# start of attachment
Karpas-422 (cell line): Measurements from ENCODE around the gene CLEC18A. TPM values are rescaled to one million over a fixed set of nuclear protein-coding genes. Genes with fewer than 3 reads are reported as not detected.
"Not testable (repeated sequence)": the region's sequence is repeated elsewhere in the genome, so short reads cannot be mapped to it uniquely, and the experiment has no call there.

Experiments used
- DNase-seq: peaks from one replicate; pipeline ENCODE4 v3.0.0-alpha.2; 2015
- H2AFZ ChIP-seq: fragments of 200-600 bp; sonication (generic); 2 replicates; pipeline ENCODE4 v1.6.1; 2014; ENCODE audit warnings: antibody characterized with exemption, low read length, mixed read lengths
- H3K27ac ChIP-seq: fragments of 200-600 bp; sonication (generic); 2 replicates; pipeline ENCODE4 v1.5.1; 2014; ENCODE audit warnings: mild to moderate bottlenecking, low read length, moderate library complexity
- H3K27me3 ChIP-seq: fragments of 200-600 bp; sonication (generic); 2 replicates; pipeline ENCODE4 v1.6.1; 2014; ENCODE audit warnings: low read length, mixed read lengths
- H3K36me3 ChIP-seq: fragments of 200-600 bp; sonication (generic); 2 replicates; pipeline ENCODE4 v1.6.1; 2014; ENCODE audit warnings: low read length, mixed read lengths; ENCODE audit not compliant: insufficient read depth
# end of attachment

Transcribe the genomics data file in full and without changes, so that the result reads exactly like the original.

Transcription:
Karpas-422 (cell line): Measurements from ENCODE around the gene CLEC18A. TPM values are rescaled to one million over a fixed set of nuclear protein-coding genes. Genes with fewer than 3 reads are reported as not detected.
"Not testable (repeated sequence)": the region's sequence is repeated elsewhere in the genome, so short reads cannot be mapped to it uniquely, and the experiment has no call there.

Experiments used
- DNase-seq: peaks from one replicate; pipeline ENCODE4 v3.0.0-alpha.2; 2015
- H2AFZ ChIP-seq: fragments of 200-600 bp; sonication (generic); 2 replicates; pipeline ENCODE4 v1.6.1; 2014; ENCODE audit warnings: antibody characterized with exemption, low read length, mixed read lengths
- H3K27ac ChIP-seq: fragments of 200-600 bp; sonication (generic); 2 replicates; pipeline ENCODE4 v1.5.1; 2014; ENCODE audit warnings: mild to moderate bottlenecking, low read length, moderate library complexity
- H3K27me3 ChIP-seq: fragments of 200-600 bp; sonication (generic); 2 replicates; pipeline ENCODE4 v1.6.1; 2014; ENCODE audit warnings: low read length, mixed read lengths
- H3K36me3 ChIP-seq: fragments of 200-600 bp; sonication (generic); 2 replicates; pipeline ENCODE4 v1.6.1; 2014; ENCODE audit warnings: low read length, mixed read lengths; ENCODE audit not compliant: insufficient read depth